0
$\begingroup$

I just started learning about NP-Complete problems and one of the first examples they give is Set Cover:

Given a set $U$ of $n$ elements, a collection $S_1, \ldots, S_m$ of subsets of $U$, and a number $k$, does there exist a collection of at least $k$ of these sets with the property that not two of them intersect?

This is I'm sure a very basic question, but I was wondering whether the amount of space in $n$ the input takes up matters at all in the formulation of runtime. This is the first example of an algorithm I've seen where the input itself takes up space exponential in $n$ since of course there are $2^n$ possible subsets of $U$. Thus, it seems that possibly the time needed to allocate the space necessary to even "handle" the input prevents there from being a polynomial time algorithm.

Or rather, do we just assume that the input magically appears in our hands already allocated before we start keeping track of algorithm runtime? And as a side question, can we choose what data structure it is given to us in? This seems more natural to me, but I wanted to make sure. I know, for example, that the time needed to allocate an output (or allocate anything in between) does matter.

$\endgroup$
5
  • 1
    $\begingroup$ Your program doesn't have to read all possible 2^n subsets of U; just the ones provided as input. The input for this problem is a set of size n, m sets of size at most n, and one scalar number, which can all be read in time polynomial in m and n; more generally, when talking about a "polynomial time" algorithm, that means polynomial in the input size, and it is surely impossible for the input size to be exponential in itself. $\endgroup$
    – kaya3
    Feb 11 '20 at 0:03
  • $\begingroup$ @kaya3 Thanks for the response! I still have a question though: With this formulation, wouldn't Set Cover be solvable in polynomial time? All I have to do is iterate over the ${m \choose k}$ subsets of size $k$ of $\{ S_1, \ldots , S_m \}$ and for each collection of subsets check whether no two of them intersect. Checking for intersections in each iteration would I believe take $O(n^2 m^2)$, though that might be off. Regardless it seems to be polynomial. The key fact being we don't need to check collections of size greater than $k$ since if there is a collection of size... $\endgroup$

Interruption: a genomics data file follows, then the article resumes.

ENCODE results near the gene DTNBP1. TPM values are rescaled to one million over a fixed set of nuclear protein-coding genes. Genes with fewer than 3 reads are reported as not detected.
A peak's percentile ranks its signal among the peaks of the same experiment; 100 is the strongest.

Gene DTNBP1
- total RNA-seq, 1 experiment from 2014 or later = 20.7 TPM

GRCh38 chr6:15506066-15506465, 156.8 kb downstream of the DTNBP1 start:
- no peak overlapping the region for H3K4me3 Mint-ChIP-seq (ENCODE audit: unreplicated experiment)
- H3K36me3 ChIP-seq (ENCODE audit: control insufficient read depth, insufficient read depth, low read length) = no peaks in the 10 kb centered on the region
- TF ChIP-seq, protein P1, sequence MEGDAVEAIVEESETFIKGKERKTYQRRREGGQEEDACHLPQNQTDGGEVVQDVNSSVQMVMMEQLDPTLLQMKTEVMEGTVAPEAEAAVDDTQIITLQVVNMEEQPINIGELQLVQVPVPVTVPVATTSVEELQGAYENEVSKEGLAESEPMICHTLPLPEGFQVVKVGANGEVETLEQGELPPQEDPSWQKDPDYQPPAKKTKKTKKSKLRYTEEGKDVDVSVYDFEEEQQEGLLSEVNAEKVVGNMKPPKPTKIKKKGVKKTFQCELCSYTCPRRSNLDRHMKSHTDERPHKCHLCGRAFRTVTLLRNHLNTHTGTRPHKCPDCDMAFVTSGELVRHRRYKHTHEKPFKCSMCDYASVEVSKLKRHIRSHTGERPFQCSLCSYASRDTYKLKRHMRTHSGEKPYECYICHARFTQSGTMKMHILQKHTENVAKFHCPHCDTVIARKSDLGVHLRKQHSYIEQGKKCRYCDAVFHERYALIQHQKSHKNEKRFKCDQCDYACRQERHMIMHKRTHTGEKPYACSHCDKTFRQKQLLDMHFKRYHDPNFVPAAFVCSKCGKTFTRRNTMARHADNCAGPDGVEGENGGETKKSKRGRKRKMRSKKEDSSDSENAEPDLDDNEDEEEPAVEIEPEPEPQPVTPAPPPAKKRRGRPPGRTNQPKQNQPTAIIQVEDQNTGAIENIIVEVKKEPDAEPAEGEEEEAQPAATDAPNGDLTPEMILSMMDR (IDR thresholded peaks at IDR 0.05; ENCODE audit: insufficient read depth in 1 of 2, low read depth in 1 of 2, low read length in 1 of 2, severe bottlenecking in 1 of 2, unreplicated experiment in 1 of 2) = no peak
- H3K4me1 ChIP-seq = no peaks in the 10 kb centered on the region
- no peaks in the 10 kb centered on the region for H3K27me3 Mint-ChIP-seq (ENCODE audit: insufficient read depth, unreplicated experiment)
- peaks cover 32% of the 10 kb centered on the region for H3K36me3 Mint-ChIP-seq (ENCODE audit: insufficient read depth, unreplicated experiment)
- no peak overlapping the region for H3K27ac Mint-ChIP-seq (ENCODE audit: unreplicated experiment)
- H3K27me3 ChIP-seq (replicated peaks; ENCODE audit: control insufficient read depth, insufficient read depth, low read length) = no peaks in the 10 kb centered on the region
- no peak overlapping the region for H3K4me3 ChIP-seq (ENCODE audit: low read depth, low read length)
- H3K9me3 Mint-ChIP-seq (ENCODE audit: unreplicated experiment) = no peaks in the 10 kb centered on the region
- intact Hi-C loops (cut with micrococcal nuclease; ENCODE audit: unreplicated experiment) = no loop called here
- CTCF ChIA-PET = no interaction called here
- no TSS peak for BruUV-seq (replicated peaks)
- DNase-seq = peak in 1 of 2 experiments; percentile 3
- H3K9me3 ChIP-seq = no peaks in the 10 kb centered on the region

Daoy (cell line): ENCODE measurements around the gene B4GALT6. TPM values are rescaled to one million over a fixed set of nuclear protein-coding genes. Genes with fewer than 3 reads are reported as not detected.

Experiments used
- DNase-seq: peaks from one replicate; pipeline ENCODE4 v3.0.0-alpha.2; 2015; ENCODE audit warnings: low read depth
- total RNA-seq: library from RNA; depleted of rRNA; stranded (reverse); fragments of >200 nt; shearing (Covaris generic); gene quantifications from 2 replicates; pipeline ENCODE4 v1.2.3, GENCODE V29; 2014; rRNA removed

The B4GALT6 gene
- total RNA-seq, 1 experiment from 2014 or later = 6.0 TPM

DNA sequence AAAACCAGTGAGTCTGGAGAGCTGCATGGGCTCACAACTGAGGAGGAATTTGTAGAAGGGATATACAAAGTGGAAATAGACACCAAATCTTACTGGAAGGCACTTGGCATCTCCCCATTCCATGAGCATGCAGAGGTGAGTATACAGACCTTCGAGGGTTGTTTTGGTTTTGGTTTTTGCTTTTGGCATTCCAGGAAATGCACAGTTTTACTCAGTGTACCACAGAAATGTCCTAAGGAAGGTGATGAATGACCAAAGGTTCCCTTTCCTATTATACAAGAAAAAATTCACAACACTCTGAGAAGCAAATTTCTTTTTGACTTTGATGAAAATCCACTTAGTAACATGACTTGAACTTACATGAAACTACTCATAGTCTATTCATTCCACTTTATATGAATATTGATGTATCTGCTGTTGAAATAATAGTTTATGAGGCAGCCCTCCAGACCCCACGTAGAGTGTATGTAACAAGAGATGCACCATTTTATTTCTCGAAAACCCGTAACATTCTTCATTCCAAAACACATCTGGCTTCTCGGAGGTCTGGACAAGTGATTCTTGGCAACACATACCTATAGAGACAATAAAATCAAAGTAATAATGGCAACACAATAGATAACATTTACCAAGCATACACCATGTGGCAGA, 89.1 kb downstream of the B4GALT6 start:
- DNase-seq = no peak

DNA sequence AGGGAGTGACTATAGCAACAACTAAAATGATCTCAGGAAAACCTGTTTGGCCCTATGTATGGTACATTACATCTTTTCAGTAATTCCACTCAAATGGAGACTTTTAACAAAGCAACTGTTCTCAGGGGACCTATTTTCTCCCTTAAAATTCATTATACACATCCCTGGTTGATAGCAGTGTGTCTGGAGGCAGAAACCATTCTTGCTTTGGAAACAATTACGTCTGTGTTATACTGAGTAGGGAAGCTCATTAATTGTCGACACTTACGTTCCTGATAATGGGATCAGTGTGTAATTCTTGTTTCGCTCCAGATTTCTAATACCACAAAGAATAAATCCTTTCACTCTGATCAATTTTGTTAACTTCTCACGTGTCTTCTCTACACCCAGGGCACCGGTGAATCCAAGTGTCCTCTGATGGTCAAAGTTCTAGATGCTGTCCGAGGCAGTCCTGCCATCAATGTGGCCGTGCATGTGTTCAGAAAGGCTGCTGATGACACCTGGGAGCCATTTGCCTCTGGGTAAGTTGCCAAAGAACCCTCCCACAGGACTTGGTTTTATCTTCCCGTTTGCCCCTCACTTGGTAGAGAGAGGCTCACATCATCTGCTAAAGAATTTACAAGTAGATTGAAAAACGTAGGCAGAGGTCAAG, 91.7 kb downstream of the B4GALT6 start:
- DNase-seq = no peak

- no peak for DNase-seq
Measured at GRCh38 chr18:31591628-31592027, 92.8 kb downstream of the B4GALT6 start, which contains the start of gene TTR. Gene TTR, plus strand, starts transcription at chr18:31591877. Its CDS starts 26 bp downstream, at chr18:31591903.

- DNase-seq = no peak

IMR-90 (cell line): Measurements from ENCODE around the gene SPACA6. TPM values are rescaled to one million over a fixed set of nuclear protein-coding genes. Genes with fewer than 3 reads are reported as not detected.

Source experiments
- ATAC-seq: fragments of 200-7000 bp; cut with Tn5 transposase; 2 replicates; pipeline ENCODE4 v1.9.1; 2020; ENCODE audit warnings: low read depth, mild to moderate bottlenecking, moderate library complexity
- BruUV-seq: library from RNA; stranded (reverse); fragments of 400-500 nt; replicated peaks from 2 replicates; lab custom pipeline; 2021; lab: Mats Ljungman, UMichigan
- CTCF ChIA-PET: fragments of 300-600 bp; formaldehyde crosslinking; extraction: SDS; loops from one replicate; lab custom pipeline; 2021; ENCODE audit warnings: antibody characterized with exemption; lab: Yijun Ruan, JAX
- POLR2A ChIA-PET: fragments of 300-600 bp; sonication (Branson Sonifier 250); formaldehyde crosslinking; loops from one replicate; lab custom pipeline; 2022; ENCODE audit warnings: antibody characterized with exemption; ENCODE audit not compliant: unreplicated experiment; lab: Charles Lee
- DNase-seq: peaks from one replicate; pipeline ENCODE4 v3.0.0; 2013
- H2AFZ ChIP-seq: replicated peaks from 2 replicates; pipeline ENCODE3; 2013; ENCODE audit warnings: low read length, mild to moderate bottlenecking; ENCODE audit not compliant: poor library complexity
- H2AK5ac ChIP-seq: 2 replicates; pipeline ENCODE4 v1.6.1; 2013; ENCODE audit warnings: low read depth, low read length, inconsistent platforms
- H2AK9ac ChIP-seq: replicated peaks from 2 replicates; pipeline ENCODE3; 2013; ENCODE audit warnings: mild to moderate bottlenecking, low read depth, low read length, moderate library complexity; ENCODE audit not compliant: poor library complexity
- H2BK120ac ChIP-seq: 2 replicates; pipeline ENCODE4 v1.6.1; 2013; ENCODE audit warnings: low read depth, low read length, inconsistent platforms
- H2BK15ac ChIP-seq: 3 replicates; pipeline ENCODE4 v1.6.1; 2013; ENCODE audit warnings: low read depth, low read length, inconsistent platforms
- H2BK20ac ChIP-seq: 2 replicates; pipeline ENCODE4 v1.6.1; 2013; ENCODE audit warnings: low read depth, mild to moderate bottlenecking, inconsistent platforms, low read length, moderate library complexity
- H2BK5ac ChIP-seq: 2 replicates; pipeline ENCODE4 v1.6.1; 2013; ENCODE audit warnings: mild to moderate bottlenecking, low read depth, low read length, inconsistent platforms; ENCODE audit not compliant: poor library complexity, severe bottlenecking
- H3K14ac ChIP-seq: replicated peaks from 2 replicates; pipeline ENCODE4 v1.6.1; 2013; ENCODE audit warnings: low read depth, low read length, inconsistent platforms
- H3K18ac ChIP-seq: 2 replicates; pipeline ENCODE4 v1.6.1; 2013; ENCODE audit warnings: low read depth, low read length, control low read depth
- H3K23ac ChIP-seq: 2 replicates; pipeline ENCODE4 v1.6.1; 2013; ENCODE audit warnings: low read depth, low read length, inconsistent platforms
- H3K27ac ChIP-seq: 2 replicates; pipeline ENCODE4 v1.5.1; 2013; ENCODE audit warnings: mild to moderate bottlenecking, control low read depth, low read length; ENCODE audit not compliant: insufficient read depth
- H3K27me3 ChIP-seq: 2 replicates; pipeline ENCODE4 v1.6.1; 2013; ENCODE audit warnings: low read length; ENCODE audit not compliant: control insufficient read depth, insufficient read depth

– kanso37
    Feb 13 '20 at 21:05
  • $\begingroup$ @kaya3 ...greater than $k$ where no two $S_i$ intersect then there is a collection of size exactly $k$ where no two intersect. $\endgroup$
    – kanso37
    Feb 13 '20 at 21:07
  • 1
    $\begingroup$ In general (m choose k) is polynomial in m but exponential in k, and the number of bits needed to describe the input (i.e. m sets of size <= n, plus the scalar k) is not exponential in k. $\endgroup$
    – kaya3
    Feb 13 '20 at 21:13
  • $\begingroup$ @kaya3 Ah I'm so used to the second part of the choose operation being a constant that I forgot it is actually exponential. Thanks! $\endgroup$
    – kanso37
    Feb 13 '20 at 21:18
2
$\begingroup$

We measure the running time as a function of the length of the input, not as a function of $n$. So, it doesn't matter whether the length of the input is $2^n$ or not.

When we talk about an exponential-time function, we normally mean exponential in the length of the input, not exponential in some other parameter (like $n$).

For your problem, the length of the input could be $2^n$, but it will typically be a lot less than $2^n$, because typically we'll have many fewer sets than that. Either way, it doesn't matter, because we're measuring the running time as a function of the input length.

Typically, the format/representation of the input doesn't affect the running time much; the running time will be identical for any reasonable way to represent or encode the input. So, typically that doesn't matter. In the cases where it does matter, be careful to specify the input representation, or ask if it isn't specified.

$\endgroup$
0

Your Answer

By clicking “Post Your Answer”, you agree to our terms of service, privacy policy and cookie policy

Not the answer you're looking for? Browse other questions tagged or ask your own question.